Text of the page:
Re: [GTh] Carlson on GThomas
- Many thanks for your note, Judy. I see that you've now posted
a fine entry to your blog: http://judyredman.wordpress.com/
Thanks also to Mark Goodacre for a very positive entry in his
NT blog which I just missed before my recent sojourn:
And to Andrew Bernhard, who added a gracious comment to Mark's entry.
Whether because of this publicity or not, we have had a most
welcome small flurry of new members in the last few days.
One minor correction to Mark's entry: I wasn't the original owner
of GThomas. That distinction belongs to Paul Miller, who started
the group in Dec, 1998. I was one of the original moderators, but
didn't assume ownership until after a rough six-month period during
which it was being debated (offlist and on) whether the moderators
should use a strong hand to insure scholarly content, or whether it
should be left up to peer pressure (which never works, IMO, so you
can guess which side I was on :-). Eventually, those who wanted to
discuss GTh in a non-scholarly way formed their own group
("gospelofthomas"), and ours became pretty much what it is today.
Nevertheless, since Mark's account is simpler, not too inaccurate,
and makes for a better story, it may well outlive mine! (Isn't that
how these things usually work out? :-)
- A couple of additional notes:
1. I didn't discover until this morning that Loren Rosson had also
posted an entry in his blog "The Busybody" Monday. See:
Sorry, Loren, didn't mean to slight you. BTW, his and the other blogs
mentioned earlier can be linked to from
2. Although in retrospect it seems a fine idea to invite scholars with
forthcoming Thomas papers to discuss them on our list, I have to
confess that I didn't initiate the project. The only thing I can claim
credit for was writing a rather bleak monthly report for March that
evidently moved Stephen (who is a long-time gthomas member)
to make his offer to spike up our May content. Of course, I jumped
at the offer, and am looking forward to see how it works out.
- Fellow Thomas scholars,
Thanks for all your interest in this project, which
Mike and I discussed as a way of not only promoting
this mailing list but experimenting with genre to
see what it's full potential is. I've been very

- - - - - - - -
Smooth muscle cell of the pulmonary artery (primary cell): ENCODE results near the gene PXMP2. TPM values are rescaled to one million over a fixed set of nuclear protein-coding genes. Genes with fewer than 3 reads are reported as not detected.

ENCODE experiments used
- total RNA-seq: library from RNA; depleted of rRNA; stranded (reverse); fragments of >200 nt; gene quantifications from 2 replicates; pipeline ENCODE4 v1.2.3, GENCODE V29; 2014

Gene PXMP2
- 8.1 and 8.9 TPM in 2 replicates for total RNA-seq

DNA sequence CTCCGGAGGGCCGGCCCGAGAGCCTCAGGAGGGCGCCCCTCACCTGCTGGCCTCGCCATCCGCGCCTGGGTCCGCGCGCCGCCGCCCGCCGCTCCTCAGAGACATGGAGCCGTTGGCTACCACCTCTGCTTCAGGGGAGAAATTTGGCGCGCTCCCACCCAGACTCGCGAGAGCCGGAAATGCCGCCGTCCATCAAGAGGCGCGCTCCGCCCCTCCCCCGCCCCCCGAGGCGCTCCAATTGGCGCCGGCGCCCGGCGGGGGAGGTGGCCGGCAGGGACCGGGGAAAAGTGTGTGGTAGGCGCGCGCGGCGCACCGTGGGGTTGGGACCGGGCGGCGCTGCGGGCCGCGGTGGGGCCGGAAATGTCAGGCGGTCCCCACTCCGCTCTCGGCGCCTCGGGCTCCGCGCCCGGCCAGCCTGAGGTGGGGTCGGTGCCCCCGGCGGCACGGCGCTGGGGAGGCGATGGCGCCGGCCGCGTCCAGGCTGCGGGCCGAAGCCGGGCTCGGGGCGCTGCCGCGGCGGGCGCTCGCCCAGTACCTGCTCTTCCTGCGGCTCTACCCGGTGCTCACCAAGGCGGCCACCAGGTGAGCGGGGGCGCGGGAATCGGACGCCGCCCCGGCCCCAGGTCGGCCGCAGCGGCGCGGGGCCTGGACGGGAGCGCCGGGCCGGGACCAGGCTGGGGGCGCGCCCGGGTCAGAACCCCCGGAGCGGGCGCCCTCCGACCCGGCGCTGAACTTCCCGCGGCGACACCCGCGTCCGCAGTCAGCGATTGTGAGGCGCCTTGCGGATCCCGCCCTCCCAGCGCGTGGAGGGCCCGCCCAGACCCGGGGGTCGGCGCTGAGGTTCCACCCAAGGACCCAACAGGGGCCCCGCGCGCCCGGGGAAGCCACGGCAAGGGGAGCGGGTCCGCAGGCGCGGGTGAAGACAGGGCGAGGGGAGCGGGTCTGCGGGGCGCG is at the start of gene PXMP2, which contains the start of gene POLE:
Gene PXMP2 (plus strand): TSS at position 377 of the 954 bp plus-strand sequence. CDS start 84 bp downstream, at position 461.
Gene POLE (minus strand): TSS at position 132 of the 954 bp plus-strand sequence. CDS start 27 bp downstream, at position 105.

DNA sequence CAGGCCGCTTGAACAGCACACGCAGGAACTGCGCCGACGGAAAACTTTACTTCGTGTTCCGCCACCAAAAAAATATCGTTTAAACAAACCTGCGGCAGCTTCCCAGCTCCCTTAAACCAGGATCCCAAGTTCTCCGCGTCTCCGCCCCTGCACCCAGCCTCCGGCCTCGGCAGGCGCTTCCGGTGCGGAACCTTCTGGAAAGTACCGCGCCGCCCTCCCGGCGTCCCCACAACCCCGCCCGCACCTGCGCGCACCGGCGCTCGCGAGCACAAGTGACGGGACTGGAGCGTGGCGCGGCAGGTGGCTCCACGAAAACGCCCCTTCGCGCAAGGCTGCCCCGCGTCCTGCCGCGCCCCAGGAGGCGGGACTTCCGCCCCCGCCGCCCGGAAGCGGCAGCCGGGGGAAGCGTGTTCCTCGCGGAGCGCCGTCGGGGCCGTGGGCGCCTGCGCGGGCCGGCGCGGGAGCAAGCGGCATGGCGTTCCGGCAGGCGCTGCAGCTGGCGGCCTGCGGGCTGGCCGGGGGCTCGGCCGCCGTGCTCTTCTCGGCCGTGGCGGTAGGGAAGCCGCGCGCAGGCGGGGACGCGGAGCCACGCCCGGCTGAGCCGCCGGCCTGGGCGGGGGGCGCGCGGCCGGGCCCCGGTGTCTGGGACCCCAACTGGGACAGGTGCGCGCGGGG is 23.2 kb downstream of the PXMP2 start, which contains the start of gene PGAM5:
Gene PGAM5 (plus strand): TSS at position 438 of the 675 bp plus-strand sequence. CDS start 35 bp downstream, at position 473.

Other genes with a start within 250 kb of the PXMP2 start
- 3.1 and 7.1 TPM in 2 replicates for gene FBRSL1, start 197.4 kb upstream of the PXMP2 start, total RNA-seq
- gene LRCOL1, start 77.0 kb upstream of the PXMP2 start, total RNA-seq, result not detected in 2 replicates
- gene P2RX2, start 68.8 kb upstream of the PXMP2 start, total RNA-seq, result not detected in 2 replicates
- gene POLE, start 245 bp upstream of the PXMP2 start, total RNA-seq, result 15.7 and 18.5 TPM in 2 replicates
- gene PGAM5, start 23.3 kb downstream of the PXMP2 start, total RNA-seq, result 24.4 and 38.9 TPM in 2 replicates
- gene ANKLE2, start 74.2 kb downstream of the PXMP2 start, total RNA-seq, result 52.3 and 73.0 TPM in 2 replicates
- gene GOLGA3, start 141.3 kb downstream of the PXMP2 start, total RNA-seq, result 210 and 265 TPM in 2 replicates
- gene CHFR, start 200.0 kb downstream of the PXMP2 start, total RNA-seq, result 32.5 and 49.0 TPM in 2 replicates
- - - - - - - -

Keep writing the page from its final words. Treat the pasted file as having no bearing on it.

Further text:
heartened by Mike's success with his innovative Regular
Contributor Program and I wanted to support his efforts
by sharing some work I'm doing the gospel of Thomas --
a document that I have been find fascinating precisely
because of the discussion here and previously on Crosstalk.
I'll start off tomorrow with an introductory excerpt
that constitutes a brief description of the paper and
where it's positioned in the discourse on the gospel of
Thomas. I'll also mention what I hope we might be able
to achieve by discussing about it, though one of the
nice things about mailing lists is that discussions
can take a life of their own.
On Monday, I'll have the first substantial excerpt from
Stephen C. Carlson
Ph.D. student, Religion, Duke University
Author of The Gospel Hoax: Morton Smith's Invention of Secret Mark (Baylor, 2005)
- A new and important blog has had some very complimentary
things to say the last several days. The blog is 'gospels.net'
and is run by my long-time internet friend Andrew Bernhard.
Actually, Andrew started his blog in January, but up until April
30th had been occupied with creating a basic library, which is
why I had put off adding his blog to my links. On April 30th,
however, Andrew's blog was unexpectedly listed as #22 in the
top 50 biblioblogs for April, causing him (as he wrote to me)
to accelerate his schedule for blog development. Consequently,
I've now added gospels.net to my blog links, positioned along
with DeConick's and Redman's blogs as those having strong
Thomas content. This is not only because of the aforementioned
entries relative to Carlson on GThomas, but more basically
because gospels.net is described as "an online resource dedicated
to the Gospel of Thomas and other early Christian Gospels", which
indicates ongoing strong Thomas content.